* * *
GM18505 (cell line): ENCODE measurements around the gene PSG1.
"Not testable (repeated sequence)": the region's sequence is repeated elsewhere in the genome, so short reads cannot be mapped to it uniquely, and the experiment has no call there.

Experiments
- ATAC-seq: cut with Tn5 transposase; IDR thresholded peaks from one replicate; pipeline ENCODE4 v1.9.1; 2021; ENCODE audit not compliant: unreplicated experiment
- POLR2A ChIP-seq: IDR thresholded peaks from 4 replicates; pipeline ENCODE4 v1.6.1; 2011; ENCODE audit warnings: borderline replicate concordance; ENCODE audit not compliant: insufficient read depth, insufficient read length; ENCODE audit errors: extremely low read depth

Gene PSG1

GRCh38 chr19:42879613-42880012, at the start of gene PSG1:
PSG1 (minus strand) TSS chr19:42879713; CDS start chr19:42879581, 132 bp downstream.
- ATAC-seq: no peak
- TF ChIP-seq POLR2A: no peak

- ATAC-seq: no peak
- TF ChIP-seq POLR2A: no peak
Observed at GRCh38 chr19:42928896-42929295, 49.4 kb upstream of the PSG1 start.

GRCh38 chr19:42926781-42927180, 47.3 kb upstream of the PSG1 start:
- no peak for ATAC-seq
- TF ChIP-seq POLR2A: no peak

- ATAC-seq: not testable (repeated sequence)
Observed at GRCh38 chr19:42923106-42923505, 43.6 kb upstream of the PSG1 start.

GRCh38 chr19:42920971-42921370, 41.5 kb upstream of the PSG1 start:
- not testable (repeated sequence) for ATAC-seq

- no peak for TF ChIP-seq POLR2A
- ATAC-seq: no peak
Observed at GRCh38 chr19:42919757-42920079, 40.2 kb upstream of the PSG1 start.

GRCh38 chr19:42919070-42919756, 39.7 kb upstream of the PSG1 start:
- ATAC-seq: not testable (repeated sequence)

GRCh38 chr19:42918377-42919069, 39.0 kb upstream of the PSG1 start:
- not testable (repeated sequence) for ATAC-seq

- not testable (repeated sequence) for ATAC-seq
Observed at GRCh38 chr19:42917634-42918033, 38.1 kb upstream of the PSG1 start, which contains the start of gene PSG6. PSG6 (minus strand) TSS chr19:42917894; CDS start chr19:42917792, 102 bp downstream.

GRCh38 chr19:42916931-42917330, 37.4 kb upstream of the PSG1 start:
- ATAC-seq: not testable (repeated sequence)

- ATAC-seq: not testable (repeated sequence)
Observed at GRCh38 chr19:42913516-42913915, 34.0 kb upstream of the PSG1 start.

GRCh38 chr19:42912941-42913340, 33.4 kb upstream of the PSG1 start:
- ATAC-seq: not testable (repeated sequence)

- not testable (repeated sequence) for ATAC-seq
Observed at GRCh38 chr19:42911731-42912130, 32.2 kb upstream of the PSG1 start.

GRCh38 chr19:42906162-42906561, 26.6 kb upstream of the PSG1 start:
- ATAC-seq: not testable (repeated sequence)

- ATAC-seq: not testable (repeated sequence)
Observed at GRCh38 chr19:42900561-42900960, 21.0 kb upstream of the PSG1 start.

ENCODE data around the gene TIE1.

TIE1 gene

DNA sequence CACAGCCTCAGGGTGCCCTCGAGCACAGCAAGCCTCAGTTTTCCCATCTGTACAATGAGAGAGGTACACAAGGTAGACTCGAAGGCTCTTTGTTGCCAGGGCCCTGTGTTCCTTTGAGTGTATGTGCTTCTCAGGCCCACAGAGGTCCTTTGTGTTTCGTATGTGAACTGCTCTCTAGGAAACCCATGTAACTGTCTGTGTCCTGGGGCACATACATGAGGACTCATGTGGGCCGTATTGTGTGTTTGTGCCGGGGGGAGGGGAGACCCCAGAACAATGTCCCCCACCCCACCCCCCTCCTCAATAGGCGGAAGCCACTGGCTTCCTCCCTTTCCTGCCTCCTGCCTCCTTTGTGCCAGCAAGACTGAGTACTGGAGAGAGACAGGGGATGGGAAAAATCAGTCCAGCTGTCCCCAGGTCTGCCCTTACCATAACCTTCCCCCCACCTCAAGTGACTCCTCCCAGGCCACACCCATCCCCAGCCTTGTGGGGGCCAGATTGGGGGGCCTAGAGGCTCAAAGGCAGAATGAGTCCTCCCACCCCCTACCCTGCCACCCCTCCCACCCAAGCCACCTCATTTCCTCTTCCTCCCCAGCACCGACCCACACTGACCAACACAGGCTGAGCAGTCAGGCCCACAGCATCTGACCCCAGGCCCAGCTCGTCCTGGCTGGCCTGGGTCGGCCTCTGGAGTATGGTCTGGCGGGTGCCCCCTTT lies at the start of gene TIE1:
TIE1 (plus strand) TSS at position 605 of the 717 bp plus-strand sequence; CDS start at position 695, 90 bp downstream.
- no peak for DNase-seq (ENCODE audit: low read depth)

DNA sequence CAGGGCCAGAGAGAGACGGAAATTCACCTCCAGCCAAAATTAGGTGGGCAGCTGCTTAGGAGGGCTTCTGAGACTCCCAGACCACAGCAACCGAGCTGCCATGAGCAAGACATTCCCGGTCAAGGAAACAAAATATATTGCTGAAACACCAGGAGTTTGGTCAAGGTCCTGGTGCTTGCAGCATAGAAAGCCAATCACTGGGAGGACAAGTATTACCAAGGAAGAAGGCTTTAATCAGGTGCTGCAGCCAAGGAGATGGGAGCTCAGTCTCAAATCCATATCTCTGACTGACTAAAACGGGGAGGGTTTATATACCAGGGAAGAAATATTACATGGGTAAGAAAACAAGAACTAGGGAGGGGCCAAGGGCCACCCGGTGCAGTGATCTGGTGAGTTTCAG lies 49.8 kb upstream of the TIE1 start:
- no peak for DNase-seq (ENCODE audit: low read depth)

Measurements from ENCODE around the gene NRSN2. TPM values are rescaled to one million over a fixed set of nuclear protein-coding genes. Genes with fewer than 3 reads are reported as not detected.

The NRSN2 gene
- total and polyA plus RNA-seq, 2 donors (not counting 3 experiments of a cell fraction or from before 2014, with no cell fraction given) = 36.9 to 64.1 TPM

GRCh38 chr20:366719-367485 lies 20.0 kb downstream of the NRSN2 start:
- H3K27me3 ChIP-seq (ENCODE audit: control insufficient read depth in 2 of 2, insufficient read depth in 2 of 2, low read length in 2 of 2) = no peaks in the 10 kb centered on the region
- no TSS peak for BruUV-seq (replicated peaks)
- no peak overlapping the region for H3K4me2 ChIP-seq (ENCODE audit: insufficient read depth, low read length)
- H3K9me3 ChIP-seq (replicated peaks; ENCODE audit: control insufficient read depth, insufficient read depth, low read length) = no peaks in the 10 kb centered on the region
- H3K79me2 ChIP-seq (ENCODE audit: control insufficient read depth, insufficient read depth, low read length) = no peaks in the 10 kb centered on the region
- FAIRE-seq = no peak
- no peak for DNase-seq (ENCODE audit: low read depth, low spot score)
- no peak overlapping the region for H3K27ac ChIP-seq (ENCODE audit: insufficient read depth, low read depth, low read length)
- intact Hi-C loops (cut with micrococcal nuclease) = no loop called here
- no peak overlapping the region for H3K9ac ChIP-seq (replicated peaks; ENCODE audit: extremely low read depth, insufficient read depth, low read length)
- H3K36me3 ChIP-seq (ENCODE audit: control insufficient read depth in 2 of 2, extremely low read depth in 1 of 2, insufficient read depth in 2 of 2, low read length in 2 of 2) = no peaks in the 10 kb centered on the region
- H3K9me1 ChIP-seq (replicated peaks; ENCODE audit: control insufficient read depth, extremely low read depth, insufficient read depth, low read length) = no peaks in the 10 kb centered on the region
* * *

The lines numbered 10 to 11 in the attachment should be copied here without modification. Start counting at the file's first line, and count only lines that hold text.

- TF ChIP-seq POLR2A: no peak

- ATAC-seq: no peak